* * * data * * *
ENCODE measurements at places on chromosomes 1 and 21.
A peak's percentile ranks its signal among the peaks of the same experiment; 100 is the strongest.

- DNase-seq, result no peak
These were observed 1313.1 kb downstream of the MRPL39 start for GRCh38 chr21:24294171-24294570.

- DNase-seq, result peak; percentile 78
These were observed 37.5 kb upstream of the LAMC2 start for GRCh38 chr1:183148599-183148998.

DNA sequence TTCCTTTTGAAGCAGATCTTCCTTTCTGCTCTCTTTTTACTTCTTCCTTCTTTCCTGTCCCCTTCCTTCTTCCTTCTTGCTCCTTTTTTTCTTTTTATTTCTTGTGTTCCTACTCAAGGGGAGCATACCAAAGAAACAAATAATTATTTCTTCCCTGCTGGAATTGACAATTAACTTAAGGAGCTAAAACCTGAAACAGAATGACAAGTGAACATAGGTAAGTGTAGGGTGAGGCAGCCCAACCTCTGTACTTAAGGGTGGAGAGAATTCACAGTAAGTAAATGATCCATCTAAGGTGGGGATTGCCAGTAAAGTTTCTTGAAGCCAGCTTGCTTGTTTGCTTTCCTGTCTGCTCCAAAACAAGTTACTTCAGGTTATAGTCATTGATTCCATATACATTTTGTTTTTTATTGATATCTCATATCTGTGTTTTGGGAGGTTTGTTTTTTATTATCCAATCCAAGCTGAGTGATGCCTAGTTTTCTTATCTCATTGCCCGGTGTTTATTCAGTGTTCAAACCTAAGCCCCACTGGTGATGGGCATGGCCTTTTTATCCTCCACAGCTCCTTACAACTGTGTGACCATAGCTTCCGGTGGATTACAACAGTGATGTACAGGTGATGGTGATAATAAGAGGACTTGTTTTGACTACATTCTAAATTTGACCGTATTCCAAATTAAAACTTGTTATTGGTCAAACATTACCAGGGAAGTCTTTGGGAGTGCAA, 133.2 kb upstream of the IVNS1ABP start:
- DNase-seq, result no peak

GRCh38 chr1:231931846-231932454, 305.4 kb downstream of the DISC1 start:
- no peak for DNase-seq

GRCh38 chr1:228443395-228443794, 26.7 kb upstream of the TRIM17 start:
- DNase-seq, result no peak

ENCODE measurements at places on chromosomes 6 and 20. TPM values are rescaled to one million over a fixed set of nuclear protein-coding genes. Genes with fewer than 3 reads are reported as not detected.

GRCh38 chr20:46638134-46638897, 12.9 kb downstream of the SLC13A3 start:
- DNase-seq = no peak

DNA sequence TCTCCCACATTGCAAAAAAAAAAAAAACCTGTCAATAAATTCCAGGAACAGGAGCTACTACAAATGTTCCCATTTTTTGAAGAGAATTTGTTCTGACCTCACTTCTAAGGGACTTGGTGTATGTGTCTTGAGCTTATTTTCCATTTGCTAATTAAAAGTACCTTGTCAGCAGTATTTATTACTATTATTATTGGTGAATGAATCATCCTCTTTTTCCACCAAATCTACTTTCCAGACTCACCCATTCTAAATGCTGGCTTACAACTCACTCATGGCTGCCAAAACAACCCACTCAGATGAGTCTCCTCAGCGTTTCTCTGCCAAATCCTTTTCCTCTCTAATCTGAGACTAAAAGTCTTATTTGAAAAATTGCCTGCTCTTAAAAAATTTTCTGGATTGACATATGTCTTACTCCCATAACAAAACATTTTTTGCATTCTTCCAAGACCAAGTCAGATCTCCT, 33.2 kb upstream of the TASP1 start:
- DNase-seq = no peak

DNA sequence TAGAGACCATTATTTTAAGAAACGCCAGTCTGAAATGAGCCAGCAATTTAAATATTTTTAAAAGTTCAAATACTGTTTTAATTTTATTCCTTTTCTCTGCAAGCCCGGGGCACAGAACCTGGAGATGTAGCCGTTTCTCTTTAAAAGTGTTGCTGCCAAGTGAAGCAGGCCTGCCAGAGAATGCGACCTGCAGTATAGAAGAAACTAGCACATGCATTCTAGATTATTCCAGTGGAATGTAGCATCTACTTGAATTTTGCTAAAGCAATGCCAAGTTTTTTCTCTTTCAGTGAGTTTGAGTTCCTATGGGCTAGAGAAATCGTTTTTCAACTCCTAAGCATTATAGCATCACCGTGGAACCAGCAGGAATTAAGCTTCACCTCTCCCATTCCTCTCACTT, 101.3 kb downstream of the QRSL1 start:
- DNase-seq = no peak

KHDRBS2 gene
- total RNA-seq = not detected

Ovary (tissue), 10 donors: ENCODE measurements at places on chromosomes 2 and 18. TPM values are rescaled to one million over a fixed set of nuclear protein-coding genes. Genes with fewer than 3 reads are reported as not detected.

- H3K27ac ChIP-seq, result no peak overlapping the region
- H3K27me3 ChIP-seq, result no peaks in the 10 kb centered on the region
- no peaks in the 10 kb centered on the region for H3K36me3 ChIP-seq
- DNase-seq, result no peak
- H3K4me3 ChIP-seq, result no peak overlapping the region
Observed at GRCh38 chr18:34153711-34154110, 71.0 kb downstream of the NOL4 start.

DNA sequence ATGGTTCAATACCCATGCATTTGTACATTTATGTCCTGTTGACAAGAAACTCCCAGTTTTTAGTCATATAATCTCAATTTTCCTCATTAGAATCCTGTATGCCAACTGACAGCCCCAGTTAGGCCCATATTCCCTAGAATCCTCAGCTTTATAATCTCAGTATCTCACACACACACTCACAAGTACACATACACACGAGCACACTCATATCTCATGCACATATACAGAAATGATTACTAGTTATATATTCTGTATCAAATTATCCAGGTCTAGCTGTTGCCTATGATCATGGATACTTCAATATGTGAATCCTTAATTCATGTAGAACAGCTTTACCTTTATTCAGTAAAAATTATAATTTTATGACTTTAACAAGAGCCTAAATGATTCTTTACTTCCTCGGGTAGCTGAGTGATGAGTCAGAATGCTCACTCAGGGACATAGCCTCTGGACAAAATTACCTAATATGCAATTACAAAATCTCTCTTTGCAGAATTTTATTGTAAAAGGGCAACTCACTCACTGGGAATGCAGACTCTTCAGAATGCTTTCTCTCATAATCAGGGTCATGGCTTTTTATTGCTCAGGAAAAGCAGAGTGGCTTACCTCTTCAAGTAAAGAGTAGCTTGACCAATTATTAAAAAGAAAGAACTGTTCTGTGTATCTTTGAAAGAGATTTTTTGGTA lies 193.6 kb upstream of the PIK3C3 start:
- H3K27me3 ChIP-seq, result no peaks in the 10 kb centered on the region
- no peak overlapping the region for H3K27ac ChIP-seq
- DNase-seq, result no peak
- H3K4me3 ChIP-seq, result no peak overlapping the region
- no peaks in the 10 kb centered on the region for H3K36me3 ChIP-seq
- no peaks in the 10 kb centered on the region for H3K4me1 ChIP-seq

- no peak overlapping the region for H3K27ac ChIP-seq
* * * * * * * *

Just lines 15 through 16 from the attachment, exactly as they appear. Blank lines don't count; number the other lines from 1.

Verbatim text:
- DNase-seq = no peak

DNA sequence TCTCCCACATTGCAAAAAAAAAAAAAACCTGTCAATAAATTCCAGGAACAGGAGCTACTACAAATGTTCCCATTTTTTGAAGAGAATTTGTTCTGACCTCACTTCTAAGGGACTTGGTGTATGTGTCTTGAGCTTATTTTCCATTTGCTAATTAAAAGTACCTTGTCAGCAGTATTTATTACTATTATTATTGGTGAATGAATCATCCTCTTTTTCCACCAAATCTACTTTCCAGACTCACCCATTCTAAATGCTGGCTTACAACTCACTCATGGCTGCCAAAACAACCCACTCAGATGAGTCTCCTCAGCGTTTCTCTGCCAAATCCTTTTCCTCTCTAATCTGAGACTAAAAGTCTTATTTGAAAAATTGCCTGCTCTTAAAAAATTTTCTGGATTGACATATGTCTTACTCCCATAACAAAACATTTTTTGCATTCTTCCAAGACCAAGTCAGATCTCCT, 33.2 kb upstream of the TASP1 start: